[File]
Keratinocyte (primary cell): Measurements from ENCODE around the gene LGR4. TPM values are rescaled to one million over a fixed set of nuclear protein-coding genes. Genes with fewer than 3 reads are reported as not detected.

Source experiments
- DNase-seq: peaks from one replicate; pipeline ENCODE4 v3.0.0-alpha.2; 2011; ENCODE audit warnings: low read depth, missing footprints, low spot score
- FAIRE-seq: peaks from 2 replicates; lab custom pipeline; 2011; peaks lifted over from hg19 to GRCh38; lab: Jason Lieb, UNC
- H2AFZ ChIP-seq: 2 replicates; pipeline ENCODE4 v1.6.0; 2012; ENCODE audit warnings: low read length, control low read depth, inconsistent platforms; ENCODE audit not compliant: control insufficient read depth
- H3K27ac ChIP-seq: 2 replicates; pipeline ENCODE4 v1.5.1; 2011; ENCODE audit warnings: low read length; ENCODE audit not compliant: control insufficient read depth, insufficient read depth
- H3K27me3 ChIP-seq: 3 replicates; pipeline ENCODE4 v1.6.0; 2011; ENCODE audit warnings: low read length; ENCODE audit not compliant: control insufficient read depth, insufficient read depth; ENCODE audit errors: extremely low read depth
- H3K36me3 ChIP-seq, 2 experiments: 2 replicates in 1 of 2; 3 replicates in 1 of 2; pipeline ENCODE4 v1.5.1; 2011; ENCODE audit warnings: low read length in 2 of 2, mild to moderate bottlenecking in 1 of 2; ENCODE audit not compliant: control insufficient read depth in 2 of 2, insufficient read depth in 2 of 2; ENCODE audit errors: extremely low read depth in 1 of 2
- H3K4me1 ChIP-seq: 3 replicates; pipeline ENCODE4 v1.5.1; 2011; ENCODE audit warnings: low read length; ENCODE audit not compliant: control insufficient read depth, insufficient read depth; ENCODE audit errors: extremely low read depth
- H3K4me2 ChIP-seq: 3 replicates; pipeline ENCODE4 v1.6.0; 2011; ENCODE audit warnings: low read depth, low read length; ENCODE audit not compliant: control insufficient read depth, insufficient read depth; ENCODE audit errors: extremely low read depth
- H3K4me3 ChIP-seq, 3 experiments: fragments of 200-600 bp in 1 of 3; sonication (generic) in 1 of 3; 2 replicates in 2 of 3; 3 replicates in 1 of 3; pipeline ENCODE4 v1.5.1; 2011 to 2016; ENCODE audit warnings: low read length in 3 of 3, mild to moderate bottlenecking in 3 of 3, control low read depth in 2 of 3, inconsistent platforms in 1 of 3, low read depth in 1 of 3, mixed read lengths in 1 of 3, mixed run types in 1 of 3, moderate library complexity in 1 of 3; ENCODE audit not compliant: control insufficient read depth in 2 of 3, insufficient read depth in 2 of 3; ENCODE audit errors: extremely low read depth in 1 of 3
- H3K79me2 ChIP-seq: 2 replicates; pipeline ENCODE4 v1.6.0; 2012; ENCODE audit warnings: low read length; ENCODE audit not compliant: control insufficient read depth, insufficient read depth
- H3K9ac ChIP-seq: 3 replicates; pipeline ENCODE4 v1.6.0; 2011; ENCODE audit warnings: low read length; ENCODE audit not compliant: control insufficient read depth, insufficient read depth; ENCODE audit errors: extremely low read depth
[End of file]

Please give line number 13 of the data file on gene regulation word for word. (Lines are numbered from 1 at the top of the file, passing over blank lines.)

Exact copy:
- H3K9ac ChIP-seq: 3 replicates; pipeline ENCODE4 v1.6.0; 2011; ENCODE audit warnings: low read length; ENCODE audit not compliant: control insufficient read depth, insufficient read depth; ENCODE audit errors: extremely low read depth